I suspect quite a few of those starting with Node are interested in using it for web development. Of the web frameworks available for Node, Express is leading the pack. And version 3 is in beta. I’m just getting started with Node and Express, so I thought I’d help you all get up and running that much more quickly. I won’t get into the boring details of installing Node and NPM. That part is especially easy now that they have Windows and Mac installers available on the Node website.
If you wanted to keep things small and simple, you could create an entire Express application in a single file. Just navigate to your target directory where you want the app to reside, and install Express locally.
Write your short JS/Node program in a file in the same directory. I called mine “app.js”.
Start it up.
Now navigate to http://locahost:3000/ to see your handiwork.
Although that’s one way to get started, I suggest starting with the
express(1) command-line utility, which generates the boilerplate for you. Using it, you’ll get a nice little skeleton for your web app that you can extend.
Install the command-line utility by installing Express with the
-g flag. I also explicitly asked for Express 3.x (vs. Express 2.x).
Now you should be able the run the command line utility. Let’s check the version.
It’s worth mentioning that when I upgraded from Express 2, I got the error “Error: Cannot find module ‘commander’” when running
express(1). I could get past this by installing it a second time, or by uninstalling the old version before installing the new one.
Now we can have express(1) create the app shell for us.
That’ll create the directory “mywebapp”, the entry-point for your program named “app.js”, and a bunch of other files. I also included the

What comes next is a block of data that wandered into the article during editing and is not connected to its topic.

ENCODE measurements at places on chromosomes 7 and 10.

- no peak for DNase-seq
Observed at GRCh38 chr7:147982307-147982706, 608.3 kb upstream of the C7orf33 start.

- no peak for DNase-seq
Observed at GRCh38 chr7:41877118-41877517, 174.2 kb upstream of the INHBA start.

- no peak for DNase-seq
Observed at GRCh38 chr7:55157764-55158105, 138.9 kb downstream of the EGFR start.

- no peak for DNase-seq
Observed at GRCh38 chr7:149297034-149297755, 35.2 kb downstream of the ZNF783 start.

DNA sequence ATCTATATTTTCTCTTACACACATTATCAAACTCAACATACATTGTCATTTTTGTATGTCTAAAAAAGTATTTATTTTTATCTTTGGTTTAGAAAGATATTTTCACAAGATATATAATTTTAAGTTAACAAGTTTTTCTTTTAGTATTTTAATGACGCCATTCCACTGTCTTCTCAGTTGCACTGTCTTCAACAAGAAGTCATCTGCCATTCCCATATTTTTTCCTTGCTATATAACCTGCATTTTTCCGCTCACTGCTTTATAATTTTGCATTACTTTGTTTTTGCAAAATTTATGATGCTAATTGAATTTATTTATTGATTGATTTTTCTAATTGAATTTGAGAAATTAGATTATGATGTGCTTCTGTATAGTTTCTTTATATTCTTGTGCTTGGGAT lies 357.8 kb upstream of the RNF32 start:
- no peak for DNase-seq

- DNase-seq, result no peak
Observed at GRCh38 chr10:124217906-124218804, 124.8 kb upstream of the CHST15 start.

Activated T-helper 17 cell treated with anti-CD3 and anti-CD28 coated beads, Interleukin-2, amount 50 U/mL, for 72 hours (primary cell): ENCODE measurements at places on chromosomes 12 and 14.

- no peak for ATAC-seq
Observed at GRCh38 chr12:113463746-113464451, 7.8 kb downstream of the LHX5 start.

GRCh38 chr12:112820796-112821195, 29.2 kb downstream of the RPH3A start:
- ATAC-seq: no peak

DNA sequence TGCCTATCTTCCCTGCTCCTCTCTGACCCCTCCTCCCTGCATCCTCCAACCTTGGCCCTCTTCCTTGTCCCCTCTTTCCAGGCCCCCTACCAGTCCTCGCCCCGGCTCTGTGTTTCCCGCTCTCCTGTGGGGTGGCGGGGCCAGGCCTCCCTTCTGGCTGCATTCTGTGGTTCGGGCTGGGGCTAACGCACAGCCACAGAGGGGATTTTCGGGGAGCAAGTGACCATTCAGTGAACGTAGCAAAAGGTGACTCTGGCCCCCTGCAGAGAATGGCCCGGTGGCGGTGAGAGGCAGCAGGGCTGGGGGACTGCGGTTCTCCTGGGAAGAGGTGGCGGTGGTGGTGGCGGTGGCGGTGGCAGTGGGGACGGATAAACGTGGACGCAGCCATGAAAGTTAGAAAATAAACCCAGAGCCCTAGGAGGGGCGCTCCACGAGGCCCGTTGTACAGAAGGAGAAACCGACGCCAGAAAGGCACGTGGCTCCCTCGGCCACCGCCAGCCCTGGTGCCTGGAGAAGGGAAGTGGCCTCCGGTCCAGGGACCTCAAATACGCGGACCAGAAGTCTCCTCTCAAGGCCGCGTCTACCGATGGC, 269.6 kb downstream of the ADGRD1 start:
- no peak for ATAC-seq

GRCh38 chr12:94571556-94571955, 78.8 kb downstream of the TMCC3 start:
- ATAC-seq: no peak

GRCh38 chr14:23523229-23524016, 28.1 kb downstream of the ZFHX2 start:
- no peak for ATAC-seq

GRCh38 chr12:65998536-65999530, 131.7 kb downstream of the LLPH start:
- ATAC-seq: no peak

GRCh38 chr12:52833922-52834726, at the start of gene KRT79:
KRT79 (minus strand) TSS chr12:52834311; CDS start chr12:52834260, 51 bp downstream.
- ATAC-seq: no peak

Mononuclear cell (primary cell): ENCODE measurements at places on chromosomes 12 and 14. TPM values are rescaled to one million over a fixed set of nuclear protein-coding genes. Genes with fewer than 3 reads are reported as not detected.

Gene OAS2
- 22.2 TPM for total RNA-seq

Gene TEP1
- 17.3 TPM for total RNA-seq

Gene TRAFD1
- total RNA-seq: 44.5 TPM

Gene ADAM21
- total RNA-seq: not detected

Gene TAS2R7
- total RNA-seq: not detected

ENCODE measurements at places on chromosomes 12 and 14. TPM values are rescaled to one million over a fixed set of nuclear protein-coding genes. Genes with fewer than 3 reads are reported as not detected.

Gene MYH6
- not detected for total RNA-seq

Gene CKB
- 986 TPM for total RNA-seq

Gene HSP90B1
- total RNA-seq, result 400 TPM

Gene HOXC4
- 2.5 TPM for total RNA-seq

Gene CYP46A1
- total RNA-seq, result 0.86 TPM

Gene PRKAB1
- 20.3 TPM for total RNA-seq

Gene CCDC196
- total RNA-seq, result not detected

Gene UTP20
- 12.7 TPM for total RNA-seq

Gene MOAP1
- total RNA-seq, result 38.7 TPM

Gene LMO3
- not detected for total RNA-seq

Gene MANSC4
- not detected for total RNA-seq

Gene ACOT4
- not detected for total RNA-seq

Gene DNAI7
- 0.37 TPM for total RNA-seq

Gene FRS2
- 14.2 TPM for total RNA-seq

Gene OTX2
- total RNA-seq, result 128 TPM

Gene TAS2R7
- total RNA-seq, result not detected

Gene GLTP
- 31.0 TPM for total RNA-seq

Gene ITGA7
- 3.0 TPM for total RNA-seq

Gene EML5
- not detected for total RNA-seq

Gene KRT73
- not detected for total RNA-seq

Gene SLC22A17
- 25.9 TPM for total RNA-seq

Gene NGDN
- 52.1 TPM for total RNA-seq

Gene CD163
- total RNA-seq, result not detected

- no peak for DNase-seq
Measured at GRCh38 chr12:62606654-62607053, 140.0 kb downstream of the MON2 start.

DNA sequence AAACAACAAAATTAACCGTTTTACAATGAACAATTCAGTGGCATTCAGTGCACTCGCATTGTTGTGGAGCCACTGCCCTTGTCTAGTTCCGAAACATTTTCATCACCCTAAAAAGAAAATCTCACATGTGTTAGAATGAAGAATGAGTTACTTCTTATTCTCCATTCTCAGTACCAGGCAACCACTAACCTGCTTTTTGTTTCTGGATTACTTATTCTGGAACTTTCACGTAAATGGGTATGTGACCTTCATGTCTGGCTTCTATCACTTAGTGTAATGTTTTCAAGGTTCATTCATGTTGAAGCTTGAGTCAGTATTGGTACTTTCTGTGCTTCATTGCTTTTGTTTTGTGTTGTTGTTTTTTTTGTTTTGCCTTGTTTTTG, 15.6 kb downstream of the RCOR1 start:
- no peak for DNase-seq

--sessions option to enable sessions, because that’s a common feature many people will likely use.
One thing it doesn’t do is to install the Node module dependencies. Use NPM to do that for you.
Dependencies are listed in the package.json file, so this is enough to install them all. Express itself is a dependency, and so is Jade, the default template engine.
Now you can start your web app, which runs at http://locahost:3000/ by default.
Let’s step through the basic handling of a request.
In app.js, we see the handler for the root URL. This handler supports the GET HTTP method. Similar methods on the app object are used to attach handlers to other HTTP methods (POST, DELETE, etc). We also see that the handler, itself, is defined in the ./routes module.
Open ./routes/index.js to see the definition.
A request handler is passed two arguments—the request and response objects. In the minimalist approach, we already saw that
res.send() will simply send whatever string you give it as the response. Here, we see
res.render(), which is used for generating a response from a template engine. The first argument is the name of the template. The second is an object with all the values you want your template to have access to.
The template engine and default directory for your templates is defined in app.js.
The named template was “index”. So you’ll find that at views/index.jade. With Express, you can leave off the extension if it has the same name as your default template engine.
You can make changes to template while your app server is running—at least in development mode—and you’ll see them as soon as you refresh the page. With your server running, try adding a line, like I did here, and refresh the webpage.
However, changes to your JS files require you to restart the server to take effect.
So to add a new page, you’d create a template file in the views folder, create a new request handler in routes/index.js, and then attach the request handler to the app object in app.js.
I’ve taken a liking to web micro-frameworks like this. What I really want from a web framework is request routing, templating, and session support. So for me, Express delivers.
Sadly, the documentation is lacking. The 2.x guide doesn’t document the full API. The 3.x documentation hasn’t been released yet, but I’m hoping it’ll have more coverage. Luckily, the code base is small—about 1000 source lines of code—so you can always dig into the source when necessary (or curious).